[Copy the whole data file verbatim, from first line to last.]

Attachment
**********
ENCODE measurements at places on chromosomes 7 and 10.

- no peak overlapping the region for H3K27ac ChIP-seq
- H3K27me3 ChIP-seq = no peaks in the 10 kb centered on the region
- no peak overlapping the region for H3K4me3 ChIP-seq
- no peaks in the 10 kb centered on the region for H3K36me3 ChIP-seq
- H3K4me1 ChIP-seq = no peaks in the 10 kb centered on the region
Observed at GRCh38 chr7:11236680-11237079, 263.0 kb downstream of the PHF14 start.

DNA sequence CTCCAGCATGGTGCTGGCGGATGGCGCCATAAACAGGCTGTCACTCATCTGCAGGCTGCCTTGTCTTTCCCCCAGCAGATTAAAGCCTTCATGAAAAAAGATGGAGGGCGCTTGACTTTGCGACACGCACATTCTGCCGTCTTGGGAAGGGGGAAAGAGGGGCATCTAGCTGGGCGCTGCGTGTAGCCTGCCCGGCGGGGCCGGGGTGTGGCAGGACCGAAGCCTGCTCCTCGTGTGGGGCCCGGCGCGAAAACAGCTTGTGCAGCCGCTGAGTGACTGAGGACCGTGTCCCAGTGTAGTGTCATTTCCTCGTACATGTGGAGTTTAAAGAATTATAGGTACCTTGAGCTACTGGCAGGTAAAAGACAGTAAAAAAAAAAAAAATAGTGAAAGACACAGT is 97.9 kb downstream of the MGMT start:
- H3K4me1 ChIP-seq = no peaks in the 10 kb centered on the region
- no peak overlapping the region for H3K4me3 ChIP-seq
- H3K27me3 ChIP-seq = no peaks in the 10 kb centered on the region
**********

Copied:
ENCODE measurements at places on chromosomes 7 and 10.

- no peak overlapping the region for H3K27ac ChIP-seq
- H3K27me3 ChIP-seq = no peaks in the 10 kb centered on the region
- no peak overlapping the region for H3K4me3 ChIP-seq
- no peaks in the 10 kb centered on the region for H3K36me3 ChIP-seq
- H3K4me1 ChIP-seq = no peaks in the 10 kb centered on the region
Observed at GRCh38 chr7:11236680-11237079, 263.0 kb downstream of the PHF14 start.

DNA sequence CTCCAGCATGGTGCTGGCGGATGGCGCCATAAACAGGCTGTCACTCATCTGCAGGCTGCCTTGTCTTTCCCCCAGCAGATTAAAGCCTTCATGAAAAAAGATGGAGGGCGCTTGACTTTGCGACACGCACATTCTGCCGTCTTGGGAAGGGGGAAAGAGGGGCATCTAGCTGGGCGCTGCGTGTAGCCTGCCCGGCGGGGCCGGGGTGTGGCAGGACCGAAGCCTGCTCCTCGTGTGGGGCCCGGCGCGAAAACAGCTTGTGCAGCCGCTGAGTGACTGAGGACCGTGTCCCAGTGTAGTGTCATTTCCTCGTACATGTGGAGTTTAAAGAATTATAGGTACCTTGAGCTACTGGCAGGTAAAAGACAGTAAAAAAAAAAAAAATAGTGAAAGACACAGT is 97.9 kb downstream of the MGMT start:
- H3K4me1 ChIP-seq = no peaks in the 10 kb centered on the region
- no peak overlapping the region for H3K4me3 ChIP-seq
- H3K27me3 ChIP-seq = no peaks in the 10 kb centered on the region